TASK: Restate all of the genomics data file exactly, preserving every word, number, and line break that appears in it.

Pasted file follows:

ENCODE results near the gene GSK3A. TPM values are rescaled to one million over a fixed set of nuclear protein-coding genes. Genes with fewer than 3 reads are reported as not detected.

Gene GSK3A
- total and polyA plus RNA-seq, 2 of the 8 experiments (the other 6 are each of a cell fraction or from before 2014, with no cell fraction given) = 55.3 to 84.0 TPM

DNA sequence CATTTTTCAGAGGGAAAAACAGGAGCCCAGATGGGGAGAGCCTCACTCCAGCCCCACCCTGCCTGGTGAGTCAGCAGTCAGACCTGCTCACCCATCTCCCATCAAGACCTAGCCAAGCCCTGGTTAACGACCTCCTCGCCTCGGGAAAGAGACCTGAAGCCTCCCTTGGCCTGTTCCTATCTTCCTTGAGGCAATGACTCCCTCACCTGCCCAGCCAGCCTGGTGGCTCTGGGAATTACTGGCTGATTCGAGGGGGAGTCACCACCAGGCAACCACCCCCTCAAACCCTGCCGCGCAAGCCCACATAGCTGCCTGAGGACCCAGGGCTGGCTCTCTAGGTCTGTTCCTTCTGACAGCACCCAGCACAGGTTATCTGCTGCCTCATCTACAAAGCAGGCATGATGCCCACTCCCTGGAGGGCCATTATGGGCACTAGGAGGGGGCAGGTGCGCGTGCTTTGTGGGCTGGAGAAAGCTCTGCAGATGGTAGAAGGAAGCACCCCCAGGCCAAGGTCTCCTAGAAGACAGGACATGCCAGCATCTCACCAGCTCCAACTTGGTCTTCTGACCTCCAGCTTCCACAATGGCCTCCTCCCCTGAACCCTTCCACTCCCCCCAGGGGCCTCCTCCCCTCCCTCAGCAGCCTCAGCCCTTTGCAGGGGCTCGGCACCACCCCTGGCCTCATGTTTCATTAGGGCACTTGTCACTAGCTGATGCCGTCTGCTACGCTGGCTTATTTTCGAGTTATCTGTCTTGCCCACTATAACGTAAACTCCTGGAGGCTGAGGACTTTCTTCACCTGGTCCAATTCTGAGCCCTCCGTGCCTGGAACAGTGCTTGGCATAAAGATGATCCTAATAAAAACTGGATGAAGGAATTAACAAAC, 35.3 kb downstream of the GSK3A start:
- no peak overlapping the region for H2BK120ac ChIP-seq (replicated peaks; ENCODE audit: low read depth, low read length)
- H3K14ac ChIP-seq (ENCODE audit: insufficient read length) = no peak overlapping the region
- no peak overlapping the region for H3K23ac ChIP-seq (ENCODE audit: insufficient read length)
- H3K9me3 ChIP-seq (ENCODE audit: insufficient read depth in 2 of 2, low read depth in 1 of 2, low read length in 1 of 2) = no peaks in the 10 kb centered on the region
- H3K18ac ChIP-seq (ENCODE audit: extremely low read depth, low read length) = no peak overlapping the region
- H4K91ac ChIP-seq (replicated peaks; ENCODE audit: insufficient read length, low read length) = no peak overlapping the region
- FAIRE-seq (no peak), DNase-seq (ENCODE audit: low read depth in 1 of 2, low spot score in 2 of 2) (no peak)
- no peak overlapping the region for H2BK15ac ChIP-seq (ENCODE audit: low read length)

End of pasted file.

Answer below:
ENCODE results near the gene GSK3A. TPM values are rescaled to one million over a fixed set of nuclear protein-coding genes. Genes with fewer than 3 reads are reported as not detected.

Gene GSK3A
- total and polyA plus RNA-seq, 2 of the 8 experiments (the other 6 are each of a cell fraction or from before 2014, with no cell fraction given) = 55.3 to 84.0 TPM

DNA sequence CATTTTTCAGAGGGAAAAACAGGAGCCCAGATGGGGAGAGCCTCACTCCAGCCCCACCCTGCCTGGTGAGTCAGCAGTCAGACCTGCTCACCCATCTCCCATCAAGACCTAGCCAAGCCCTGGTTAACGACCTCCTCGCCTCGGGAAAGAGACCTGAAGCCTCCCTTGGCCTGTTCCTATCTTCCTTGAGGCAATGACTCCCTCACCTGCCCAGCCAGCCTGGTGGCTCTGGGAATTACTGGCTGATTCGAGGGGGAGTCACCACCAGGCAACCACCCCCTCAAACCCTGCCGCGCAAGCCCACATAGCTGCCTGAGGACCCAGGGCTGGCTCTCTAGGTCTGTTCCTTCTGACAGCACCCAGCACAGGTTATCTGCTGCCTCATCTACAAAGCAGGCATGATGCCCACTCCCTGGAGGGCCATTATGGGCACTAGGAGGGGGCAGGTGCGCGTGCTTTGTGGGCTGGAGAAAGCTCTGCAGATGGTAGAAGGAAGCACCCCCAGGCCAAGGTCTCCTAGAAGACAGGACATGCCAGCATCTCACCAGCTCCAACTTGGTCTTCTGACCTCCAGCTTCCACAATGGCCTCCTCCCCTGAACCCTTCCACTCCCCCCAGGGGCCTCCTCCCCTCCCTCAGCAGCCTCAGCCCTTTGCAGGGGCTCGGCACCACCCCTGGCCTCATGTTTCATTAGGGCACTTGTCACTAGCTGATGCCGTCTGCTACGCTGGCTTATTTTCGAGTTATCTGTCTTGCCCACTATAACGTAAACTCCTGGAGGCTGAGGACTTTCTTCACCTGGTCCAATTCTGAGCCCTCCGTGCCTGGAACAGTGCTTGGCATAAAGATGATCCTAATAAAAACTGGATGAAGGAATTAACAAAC, 35.3 kb downstream of the GSK3A start:
- no peak overlapping the region for H2BK120ac ChIP-seq (replicated peaks; ENCODE audit: low read depth, low read length)
- H3K14ac ChIP-seq (ENCODE audit: insufficient read length) = no peak overlapping the region
- no peak overlapping the region for H3K23ac ChIP-seq (ENCODE audit: insufficient read length)
- H3K9me3 ChIP-seq (ENCODE audit: insufficient read depth in 2 of 2, low read depth in 1 of 2, low read length in 1 of 2) = no peaks in the 10 kb centered on the region
- H3K18ac ChIP-seq (ENCODE audit: extremely low read depth, low read length) = no peak overlapping the region
- H4K91ac ChIP-seq (replicated peaks; ENCODE audit: insufficient read length, low read length) = no peak overlapping the region
- FAIRE-seq (no peak), DNase-seq (ENCODE audit: low read depth in 1 of 2, low spot score in 2 of 2) (no peak)
- no peak overlapping the region for H2BK15ac ChIP-seq (ENCODE audit: low read length)